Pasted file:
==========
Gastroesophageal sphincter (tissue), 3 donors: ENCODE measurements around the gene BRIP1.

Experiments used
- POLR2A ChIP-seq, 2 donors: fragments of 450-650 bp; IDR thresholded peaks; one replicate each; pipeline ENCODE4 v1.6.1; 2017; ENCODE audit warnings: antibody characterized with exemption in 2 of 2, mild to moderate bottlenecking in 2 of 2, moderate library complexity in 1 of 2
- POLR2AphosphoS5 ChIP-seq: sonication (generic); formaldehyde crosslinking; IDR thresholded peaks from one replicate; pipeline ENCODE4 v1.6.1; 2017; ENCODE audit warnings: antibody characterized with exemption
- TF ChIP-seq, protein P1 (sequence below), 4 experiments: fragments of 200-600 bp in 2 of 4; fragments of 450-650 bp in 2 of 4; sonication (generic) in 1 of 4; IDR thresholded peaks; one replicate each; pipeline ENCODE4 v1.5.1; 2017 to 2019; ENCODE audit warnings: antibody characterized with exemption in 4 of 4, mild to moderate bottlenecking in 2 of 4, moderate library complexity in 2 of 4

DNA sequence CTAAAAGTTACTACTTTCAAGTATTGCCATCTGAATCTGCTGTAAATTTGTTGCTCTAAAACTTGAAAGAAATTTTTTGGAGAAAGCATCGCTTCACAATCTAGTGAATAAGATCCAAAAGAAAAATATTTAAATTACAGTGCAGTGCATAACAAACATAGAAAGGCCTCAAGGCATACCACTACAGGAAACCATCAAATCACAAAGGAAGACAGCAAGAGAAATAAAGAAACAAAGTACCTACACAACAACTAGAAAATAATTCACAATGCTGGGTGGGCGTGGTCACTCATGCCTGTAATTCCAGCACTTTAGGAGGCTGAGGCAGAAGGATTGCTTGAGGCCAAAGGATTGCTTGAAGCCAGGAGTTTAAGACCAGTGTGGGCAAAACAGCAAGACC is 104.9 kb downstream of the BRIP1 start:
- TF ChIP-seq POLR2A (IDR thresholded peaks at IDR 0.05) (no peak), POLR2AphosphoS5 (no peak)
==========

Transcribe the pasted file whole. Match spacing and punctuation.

Gastroesophageal sphincter (tissue), 3 donors: ENCODE measurements around the gene BRIP1.

Experiments used
- POLR2A ChIP-seq, 2 donors: fragments of 450-650 bp; IDR thresholded peaks; one replicate each; pipeline ENCODE4 v1.6.1; 2017; ENCODE audit warnings: antibody characterized with exemption in 2 of 2, mild to moderate bottlenecking in 2 of 2, moderate library complexity in 1 of 2
- POLR2AphosphoS5 ChIP-seq: sonication (generic); formaldehyde crosslinking; IDR thresholded peaks from one replicate; pipeline ENCODE4 v1.6.1; 2017; ENCODE audit warnings: antibody characterized with exemption
- TF ChIP-seq, protein P1 (sequence below), 4 experiments: fragments of 200-600 bp in 2 of 4; fragments of 450-650 bp in 2 of 4; sonication (generic) in 1 of 4; IDR thresholded peaks; one replicate each; pipeline ENCODE4 v1.5.1; 2017 to 2019; ENCODE audit warnings: antibody characterized with exemption in 4 of 4, mild to moderate bottlenecking in 2 of 4, moderate library complexity in 2 of 4

DNA sequence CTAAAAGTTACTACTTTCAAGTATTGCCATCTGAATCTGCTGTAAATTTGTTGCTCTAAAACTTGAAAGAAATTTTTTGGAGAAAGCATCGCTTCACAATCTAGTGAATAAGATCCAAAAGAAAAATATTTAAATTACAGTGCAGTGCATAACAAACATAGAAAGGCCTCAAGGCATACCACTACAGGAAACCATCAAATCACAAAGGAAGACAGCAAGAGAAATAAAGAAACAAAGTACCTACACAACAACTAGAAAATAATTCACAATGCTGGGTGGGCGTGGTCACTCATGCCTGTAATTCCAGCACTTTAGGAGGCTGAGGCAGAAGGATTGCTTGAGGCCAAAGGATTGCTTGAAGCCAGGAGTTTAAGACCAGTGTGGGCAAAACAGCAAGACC is 104.9 kb downstream of the BRIP1 start:
- TF ChIP-seq POLR2A (IDR thresholded peaks at IDR 0.05) (no peak), POLR2AphosphoS5 (no peak)